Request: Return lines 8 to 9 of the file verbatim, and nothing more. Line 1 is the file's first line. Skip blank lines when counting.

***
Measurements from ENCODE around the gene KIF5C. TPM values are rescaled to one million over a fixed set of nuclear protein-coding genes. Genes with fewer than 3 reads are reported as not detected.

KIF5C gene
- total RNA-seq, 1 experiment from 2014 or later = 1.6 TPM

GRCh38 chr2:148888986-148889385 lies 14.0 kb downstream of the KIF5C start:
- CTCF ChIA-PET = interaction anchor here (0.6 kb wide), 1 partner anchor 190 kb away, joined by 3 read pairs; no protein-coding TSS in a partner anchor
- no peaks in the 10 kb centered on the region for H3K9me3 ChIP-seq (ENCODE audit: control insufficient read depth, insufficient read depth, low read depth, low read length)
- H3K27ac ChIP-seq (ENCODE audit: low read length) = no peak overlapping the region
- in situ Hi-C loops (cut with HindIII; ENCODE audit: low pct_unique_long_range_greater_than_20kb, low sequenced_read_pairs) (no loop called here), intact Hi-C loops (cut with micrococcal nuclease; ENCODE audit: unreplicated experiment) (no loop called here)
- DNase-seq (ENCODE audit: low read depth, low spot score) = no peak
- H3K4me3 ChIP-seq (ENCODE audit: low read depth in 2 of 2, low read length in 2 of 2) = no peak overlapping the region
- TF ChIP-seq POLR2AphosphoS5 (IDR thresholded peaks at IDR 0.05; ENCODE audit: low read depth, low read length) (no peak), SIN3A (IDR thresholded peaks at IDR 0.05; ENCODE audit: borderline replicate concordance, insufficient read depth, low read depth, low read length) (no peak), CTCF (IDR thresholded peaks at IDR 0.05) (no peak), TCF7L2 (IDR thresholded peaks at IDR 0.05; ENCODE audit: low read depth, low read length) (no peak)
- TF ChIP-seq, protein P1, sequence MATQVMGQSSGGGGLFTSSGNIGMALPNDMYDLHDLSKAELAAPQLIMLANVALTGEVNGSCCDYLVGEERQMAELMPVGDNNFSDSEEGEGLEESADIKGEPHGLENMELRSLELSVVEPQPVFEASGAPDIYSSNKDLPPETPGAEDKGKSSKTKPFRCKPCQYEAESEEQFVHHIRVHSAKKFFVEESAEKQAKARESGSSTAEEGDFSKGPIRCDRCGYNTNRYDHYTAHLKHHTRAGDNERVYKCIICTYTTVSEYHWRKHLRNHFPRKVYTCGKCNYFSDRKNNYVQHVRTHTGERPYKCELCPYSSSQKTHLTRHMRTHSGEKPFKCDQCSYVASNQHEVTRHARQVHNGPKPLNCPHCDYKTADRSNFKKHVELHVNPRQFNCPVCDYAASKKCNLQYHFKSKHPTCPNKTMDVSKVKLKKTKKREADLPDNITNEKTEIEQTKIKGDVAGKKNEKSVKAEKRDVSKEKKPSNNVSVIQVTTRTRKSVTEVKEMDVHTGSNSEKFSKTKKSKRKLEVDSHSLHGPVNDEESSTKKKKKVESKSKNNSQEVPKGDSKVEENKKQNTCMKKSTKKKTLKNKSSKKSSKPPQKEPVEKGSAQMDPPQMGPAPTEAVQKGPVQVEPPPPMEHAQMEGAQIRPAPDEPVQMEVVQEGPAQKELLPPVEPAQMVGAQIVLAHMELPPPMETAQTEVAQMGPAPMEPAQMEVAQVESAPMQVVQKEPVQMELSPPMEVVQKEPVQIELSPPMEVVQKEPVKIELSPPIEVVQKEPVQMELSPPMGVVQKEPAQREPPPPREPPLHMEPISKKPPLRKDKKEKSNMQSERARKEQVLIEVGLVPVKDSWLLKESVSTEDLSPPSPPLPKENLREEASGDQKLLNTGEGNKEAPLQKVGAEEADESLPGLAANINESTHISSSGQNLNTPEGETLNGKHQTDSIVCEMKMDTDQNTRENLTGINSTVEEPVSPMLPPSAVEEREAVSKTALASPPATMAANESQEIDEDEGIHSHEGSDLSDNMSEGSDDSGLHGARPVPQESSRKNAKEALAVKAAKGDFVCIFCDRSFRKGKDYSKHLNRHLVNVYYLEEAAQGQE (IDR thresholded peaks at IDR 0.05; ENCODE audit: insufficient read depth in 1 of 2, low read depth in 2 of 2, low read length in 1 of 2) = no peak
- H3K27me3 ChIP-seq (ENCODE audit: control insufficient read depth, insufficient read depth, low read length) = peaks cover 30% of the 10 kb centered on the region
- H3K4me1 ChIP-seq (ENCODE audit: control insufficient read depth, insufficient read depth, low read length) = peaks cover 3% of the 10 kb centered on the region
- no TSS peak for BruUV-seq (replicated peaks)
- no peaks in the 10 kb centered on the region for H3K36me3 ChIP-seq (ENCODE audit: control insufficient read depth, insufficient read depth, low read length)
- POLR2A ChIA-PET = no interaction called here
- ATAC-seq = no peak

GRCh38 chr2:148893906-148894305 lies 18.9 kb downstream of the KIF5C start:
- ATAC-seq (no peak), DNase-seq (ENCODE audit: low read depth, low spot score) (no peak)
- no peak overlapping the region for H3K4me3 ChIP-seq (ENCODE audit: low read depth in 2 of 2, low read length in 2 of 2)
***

- in situ Hi-C loops (cut with HindIII; ENCODE audit: low pct_unique_long_range_greater_than_20kb, low sequenced_read_pairs) (no loop called here), intact Hi-C loops (cut with micrococcal nuclease; ENCODE audit: unreplicated experiment) (no loop called here)
- DNase-seq (ENCODE audit: low read depth, low spot score) = no peak